echo

[ ek-oh ]
/ ˈɛk oʊ /

noun, plural ech·oes.

verb (used without object), ech·oed, ech·o·ing.

to emit an echo; resound with an echo: The hall echoed with cheers.
to be repeated by or as by an echo: Shouts echoed through the street.

verb (used with object), ech·oed, ech·o·ing.

QUIZZES

THE OCTOBER WORD OF THE DAY QUIZ IS HERE TO HAUNT YOU

Search your capacious memory for the meaning of October’s words!
Question 1 of 9
Which Word of the Day from this month means, “an irrational dislike; loathing”?

Origin of echo

1300–50; Middle English ecco<Latin ēchō<Greek, akin to ēchḗ sound

OTHER WORDS FROM echo

Dictionary.com Unabridged Based on the Random House Unabridged Dictionary, © Random House, Inc. 2020

British Dictionary definitions for echo (1 of 4)

echo
/ (ˈɛkəʊ) /

noun plural -oes

verb -oes, -oing or -oed

Derived forms of echo

echoing, adjectiveecholess, adjectiveecho-like, adjective

Word Origin for echo

C14: via Latin from Greek ēkhō; related to Greek ēkhē sound

British Dictionary definitions for echo (2 of 4)

Echo1
/ (ˈɛkəʊ) /

noun

either of two US passive communications satellites, the first of which was launched in 1960

British Dictionary definitions for echo (3 of 4)

Echo2
/ (ˈɛkəʊ) /

noun

Greek myth a nymph who, spurned by Narcissus, pined away until only her voice remained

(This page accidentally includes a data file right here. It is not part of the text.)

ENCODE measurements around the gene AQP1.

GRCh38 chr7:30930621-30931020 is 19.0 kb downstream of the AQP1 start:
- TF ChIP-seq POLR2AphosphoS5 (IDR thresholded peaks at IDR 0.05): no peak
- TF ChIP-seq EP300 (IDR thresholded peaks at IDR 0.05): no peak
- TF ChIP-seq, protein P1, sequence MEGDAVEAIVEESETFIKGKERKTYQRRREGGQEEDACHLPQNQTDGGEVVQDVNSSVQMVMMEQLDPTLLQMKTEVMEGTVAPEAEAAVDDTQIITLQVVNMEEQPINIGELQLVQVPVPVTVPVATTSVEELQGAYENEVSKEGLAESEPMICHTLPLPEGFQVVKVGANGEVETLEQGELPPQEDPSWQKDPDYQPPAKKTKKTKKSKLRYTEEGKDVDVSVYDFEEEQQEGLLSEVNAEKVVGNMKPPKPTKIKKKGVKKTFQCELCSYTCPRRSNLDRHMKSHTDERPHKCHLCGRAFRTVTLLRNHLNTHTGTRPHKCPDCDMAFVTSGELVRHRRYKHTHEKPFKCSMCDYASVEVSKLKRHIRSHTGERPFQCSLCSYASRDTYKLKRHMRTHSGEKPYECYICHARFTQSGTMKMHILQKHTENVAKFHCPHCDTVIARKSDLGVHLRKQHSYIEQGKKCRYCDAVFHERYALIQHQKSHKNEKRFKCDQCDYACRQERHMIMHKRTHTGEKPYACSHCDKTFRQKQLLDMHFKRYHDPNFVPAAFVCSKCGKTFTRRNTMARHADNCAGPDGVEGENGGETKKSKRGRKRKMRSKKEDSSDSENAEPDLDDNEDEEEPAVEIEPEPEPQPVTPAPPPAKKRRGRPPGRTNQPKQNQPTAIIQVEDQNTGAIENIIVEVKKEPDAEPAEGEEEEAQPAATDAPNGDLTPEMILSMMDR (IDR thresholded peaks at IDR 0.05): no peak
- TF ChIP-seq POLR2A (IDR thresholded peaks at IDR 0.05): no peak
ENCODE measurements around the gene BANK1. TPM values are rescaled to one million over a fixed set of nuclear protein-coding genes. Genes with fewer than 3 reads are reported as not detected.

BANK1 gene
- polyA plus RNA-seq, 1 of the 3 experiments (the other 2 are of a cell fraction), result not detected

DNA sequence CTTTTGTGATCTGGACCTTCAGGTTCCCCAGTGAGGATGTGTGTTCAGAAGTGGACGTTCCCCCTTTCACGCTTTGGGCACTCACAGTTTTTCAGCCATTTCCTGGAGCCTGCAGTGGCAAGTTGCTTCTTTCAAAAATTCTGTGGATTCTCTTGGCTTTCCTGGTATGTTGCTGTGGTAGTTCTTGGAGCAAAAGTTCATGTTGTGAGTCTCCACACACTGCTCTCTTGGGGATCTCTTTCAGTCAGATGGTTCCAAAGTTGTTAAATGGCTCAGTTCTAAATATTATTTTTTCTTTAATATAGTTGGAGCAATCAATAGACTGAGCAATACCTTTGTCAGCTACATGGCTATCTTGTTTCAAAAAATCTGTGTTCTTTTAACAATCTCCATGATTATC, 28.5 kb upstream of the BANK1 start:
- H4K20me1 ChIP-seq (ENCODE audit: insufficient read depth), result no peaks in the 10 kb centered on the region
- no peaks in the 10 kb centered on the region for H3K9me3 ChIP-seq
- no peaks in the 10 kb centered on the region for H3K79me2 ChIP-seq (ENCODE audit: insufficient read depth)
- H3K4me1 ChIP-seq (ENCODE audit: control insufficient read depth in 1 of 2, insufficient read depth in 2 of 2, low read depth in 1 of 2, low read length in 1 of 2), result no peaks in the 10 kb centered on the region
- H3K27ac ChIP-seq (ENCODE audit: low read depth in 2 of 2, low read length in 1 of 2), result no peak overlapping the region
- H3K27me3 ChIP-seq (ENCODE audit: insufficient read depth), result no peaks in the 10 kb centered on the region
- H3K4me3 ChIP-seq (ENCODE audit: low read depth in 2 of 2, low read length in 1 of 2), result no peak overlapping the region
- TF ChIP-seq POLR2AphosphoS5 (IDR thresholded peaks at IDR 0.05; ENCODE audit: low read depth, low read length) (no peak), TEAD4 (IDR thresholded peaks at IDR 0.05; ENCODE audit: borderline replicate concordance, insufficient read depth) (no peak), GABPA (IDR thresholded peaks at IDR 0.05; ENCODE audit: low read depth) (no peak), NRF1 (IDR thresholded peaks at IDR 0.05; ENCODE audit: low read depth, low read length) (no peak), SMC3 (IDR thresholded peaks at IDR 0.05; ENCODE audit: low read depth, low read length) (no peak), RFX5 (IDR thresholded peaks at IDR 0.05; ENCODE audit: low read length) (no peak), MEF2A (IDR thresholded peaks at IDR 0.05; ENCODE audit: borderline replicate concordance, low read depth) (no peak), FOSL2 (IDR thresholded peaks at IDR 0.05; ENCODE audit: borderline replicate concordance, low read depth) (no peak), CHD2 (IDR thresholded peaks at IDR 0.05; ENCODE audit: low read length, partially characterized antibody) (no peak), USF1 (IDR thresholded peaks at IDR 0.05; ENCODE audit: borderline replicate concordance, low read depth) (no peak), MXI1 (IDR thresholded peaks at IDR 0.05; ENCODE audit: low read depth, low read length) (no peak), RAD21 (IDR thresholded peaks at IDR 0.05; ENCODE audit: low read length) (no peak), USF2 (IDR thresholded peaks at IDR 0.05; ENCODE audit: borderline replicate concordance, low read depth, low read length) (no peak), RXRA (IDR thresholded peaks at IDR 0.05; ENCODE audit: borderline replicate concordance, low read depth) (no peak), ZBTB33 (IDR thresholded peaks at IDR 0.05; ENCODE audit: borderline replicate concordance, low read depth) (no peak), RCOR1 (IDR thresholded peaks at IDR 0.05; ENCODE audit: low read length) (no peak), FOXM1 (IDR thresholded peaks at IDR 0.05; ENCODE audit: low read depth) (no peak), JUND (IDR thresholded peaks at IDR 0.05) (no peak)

British Dictionary definitions for echo (4 of 4)

Echo3
/ (ˈɛkəʊ) /

noun

communications code word for the letter e
Collins English Dictionary - Complete & Unabridged 2012 Digital Edition © William Collins Sons & Co. Ltd. 1979, 1986 © HarperCollins Publishers 1998, 2000, 2003, 2005, 2006, 2007, 2009, 2012

Scientific definitions for echo

echo
[ ĕkō ]

A repeated sound that is caused by the reflection of sound waves from a surface. The sound is heard more than once because of the time difference between the initial production of the sound waves and their return from the reflecting surface.
A wave that carries a signal and is reflected. Echoes of radio signals (carried by electromagnetic waves) are used in radar to detect the location or velocity of distant objects.
The American Heritage® Science Dictionary Copyright © 2011. Published by Houghton Mifflin Harcourt Publishing Company. All rights reserved.